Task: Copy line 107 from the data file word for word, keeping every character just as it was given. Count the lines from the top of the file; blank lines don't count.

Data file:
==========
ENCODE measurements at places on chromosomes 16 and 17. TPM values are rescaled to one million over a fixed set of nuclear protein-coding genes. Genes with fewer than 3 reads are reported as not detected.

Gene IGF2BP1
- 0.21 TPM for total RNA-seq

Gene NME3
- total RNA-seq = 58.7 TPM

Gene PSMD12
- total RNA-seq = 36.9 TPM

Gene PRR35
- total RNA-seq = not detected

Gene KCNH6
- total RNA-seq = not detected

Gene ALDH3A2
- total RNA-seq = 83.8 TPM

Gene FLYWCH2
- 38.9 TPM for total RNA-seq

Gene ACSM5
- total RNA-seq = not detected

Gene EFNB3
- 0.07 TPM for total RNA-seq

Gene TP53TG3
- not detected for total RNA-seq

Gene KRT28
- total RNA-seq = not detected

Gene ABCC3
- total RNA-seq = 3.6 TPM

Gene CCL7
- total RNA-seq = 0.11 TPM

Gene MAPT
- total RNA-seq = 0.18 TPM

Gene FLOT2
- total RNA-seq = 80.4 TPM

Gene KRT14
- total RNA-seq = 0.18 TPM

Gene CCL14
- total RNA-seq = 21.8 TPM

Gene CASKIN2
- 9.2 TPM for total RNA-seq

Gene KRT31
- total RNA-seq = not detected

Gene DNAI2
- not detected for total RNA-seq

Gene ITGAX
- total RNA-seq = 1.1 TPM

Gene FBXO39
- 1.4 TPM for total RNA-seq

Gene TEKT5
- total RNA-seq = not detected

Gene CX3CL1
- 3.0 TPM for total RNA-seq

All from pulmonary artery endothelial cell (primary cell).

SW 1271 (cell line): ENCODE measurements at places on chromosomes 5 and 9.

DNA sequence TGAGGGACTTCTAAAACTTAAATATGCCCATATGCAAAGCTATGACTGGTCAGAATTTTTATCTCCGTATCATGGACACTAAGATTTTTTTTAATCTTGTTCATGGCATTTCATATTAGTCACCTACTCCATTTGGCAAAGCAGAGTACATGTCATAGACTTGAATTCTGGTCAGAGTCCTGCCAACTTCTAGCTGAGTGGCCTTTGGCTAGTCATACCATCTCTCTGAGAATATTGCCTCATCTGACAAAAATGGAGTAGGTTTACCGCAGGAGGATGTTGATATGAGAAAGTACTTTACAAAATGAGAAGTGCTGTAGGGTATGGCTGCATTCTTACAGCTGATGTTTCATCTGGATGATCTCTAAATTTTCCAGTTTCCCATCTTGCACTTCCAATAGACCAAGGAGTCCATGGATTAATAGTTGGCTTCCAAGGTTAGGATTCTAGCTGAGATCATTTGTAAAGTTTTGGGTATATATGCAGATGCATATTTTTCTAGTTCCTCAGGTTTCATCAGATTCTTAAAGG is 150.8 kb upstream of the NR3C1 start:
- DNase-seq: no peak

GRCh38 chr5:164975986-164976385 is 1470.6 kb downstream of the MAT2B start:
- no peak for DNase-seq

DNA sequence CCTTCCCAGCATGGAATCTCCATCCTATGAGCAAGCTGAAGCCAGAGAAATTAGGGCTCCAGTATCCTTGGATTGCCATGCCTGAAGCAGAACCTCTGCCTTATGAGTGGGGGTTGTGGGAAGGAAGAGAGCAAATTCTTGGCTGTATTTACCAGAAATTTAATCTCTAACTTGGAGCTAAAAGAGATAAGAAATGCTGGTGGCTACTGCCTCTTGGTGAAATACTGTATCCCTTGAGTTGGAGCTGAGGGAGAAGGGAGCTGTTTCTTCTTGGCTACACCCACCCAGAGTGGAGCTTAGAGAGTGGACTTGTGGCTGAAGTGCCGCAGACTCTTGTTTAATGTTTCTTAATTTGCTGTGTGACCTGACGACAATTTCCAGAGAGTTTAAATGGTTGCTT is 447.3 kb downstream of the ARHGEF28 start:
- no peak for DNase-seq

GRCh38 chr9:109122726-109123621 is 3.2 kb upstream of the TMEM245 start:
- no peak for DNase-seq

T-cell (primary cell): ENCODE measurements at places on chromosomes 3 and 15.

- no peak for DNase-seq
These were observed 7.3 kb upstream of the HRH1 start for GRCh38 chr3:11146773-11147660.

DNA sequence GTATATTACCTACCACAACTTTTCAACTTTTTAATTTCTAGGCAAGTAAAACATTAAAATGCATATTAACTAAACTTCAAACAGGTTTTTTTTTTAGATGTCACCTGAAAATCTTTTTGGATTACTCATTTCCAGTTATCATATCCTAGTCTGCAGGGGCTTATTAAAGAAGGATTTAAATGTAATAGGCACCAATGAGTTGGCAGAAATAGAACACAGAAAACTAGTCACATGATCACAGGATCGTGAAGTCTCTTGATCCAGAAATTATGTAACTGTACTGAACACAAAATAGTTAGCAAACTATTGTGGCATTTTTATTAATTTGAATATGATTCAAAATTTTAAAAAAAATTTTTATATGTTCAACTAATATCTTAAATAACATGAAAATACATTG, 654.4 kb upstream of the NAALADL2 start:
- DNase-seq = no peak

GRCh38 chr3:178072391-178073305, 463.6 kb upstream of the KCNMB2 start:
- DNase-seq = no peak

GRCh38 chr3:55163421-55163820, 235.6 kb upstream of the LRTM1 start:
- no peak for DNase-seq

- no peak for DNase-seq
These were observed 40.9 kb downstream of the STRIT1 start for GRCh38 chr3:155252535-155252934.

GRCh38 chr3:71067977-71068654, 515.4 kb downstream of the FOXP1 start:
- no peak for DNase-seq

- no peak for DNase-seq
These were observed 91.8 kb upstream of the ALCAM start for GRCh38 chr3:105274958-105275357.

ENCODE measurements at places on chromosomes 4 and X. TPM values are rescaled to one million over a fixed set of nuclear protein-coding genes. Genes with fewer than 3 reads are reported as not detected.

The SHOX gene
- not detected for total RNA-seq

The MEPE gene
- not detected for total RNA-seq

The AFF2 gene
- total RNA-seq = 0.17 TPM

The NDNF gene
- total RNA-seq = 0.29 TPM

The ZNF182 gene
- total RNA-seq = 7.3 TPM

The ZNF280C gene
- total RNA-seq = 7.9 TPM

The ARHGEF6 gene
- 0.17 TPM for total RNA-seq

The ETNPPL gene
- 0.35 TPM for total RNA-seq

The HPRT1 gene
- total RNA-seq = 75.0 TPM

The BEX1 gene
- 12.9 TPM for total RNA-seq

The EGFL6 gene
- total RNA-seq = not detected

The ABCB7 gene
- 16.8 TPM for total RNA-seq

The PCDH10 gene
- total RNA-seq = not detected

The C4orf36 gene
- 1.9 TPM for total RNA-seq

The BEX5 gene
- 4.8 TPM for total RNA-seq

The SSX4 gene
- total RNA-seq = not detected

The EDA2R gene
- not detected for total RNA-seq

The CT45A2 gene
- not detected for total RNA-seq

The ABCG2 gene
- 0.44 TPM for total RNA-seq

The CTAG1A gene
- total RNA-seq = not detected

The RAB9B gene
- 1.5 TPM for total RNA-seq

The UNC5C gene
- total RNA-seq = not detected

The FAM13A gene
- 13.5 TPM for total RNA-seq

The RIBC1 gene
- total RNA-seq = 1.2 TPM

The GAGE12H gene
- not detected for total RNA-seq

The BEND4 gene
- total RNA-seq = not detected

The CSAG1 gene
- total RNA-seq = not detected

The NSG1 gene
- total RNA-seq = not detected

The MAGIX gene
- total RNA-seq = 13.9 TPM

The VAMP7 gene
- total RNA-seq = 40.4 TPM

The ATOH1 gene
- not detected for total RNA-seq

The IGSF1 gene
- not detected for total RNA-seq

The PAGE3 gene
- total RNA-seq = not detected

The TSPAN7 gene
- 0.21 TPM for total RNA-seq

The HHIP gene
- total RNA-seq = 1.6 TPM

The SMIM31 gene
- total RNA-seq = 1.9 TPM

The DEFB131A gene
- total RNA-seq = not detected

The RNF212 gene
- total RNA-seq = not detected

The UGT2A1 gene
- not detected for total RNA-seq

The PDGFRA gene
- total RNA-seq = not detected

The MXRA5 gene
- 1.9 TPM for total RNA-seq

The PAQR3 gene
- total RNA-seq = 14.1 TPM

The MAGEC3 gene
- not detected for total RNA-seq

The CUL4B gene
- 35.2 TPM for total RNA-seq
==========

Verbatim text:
- total RNA-seq = not detected